A cow eats grass and grain all day, spends all night digesting. A chicken eats more or less the same stuff, mainly during the day, spends most of the night just chilling, though put in the lights and it will continue eating.
These animals are bred by humans to serve them in the form of meat, and other products such as milk and eggs. Critical for the farmer growing these animals is to do the maths, how many kilos of food do I have to feed each animal in return for a kilo of product. The more efficient the animal the better for the farmer.
If you compare a kilo of plant-based food, vegetables in other words, to a kilo of animal-based food, meat in other words; meat has so much more calories for the same quantity.
However, just like with everything else in life, there is a trade-off to eating meat. Most of us are aware of what happens when we eat too much meat; a familiar scene is the middle-aged man who can no longer wear nice shoes but has to wear socks with sandals, a result of gout.
But there are other consequences to eating meat and some of them are worrying especially from a public health perspective. A common question asked by many people is “how can I prevent getting a disease like diabetes?”
The question is difficult to answer in the specifics because the exact cause of adult onset or type two diabetes mellitus is not known. Instead what is known are the risk factors.
In the case of diabetes there are several risk factors including having a first-degree relative with diabetes, increasing age, obesity, being non-Caucasian. If such a person is physically inactive, has high blood pressure, high cholesterol then they have a much higher chance of having diabetes than a person without these risk factors. As you can see a risk factor that increases the chances of increasing your weight also increase the risk of diabetes. And here is where meat comes in as a suspect.
Studies done 30-40 years ago showed that people who are vegetarian in their diet weigh less than those who eat meat. And it didn’t really matter what type of meat, whether white or red meat, the person eating meat had twice the risk of the non-meat eaters. Further diabetes prevalence increased with frequency of meat eaten and the type of meat. Eating a daily average of 50 grams of processed meats such as bacon, hot dogs, sausages or ham were found to be associated with a 50% higher risk of developing diabetes. So eating chicken sausage is not much healthier than eating other types of sausage.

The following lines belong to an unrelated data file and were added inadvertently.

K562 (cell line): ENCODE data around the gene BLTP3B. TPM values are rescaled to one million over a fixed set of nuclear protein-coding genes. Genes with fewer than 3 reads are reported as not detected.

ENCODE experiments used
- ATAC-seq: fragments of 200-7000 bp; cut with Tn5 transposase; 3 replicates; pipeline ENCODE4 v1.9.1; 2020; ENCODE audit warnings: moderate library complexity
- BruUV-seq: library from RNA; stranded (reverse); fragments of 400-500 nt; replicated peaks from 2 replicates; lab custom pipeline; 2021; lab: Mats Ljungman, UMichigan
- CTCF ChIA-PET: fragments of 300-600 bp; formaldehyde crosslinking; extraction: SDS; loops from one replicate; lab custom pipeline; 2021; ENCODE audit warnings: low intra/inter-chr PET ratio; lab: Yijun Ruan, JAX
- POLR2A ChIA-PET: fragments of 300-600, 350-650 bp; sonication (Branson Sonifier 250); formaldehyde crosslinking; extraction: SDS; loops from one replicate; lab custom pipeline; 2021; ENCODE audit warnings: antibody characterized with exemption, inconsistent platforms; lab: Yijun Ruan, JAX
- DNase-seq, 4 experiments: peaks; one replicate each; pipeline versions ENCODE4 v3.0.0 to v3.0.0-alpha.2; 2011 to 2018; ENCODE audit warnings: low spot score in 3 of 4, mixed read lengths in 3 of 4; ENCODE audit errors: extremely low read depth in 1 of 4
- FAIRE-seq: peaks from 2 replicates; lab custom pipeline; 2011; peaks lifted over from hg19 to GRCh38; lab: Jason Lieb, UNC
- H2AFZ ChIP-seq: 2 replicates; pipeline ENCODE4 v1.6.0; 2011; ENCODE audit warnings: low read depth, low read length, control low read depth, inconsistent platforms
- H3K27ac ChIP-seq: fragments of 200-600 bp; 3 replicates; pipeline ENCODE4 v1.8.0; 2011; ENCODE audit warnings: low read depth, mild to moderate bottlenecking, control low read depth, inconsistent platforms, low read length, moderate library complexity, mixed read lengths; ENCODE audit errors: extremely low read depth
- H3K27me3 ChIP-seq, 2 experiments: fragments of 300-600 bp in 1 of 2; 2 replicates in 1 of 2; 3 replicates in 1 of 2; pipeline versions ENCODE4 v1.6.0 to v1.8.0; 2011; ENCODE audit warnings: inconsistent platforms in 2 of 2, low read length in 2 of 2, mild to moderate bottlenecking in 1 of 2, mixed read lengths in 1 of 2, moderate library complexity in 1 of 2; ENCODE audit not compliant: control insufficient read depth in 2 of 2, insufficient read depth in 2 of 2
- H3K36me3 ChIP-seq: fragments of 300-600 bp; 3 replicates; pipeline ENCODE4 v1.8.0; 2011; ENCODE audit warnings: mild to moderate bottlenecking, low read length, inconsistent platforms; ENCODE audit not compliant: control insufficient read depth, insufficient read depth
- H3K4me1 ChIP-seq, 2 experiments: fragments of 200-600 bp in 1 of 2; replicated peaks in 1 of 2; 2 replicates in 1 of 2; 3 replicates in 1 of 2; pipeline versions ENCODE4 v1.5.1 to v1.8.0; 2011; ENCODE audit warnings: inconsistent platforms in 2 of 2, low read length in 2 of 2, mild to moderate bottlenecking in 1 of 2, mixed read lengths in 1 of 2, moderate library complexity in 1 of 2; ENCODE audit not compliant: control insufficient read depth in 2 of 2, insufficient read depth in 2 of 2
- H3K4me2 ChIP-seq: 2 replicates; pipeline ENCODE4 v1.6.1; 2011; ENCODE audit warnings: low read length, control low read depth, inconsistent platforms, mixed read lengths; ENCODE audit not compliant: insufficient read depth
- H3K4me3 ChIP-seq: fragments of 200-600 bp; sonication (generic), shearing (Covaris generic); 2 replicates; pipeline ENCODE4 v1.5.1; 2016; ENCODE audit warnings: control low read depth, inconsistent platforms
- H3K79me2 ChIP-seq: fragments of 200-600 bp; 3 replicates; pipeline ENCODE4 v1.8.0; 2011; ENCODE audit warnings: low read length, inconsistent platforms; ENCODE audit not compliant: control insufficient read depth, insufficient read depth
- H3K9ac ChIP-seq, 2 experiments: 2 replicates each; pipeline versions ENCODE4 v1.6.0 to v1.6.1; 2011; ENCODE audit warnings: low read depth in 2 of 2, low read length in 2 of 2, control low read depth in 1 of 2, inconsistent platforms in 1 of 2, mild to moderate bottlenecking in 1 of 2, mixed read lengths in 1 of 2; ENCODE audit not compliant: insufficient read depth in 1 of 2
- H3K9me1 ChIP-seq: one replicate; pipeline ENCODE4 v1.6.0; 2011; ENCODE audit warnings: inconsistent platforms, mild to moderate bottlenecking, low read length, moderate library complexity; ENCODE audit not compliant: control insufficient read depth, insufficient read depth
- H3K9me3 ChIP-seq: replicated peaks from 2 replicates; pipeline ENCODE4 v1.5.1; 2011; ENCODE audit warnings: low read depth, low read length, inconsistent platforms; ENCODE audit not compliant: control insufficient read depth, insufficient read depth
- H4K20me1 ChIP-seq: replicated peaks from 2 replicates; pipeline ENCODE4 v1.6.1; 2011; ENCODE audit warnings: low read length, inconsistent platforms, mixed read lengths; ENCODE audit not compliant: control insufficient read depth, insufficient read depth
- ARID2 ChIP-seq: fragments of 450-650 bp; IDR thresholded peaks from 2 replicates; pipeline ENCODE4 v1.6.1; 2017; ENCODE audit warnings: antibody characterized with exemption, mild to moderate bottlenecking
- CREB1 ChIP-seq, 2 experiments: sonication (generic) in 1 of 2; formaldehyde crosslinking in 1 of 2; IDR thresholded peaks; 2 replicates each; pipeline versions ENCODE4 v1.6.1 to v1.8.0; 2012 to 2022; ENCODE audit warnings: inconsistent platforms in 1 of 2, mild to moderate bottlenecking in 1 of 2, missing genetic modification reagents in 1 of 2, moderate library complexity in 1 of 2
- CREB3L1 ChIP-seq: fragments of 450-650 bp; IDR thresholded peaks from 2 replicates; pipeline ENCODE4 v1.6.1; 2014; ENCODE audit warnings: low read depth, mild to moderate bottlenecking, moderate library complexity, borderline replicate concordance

The problem with meat is that we all have pride that meat eating is an African thing and that diabetes is a western thing, a result of a ‘western diet’. Such a diet is often described as having excess amounts of refined grains including bread, sweets, deserts, French fries and of course meat.
The western diet is a fast food diet, eaten on the go. What we sometimes forget is that much of what we call the African diet is really ‘western’. That ugali you eat unless it is milled, wholemeal, is highly processed starch dish; and until recently most of our population was too poor to afford meat; beef, goat, chicken or other, except during some occasion such as a funeral, Christmas or wedding.
So part of the reason we will continue to see more diabetes developing is that we continue to encourage people to eat more beef, chicken and goat as a proportion of their daily diet. Eat a meal heavy in protein and you need to rest afterwards. It is a sign of doing well. Ask any labourer at a construction site if they can work after eating Nyama Choma or chicken fry. The answer is no. Ask someone who regularly exercises if they can eat a meal of meat then go out and jog. The answer will be no.
A diet with a greater proportion of vegetables is the long-term solution to reducing the risk of diabetes. It is in itself healthier, it also allows you to develop healthy habits such as exercising and you weight less. Sadly this is a tough message as we all love our meats.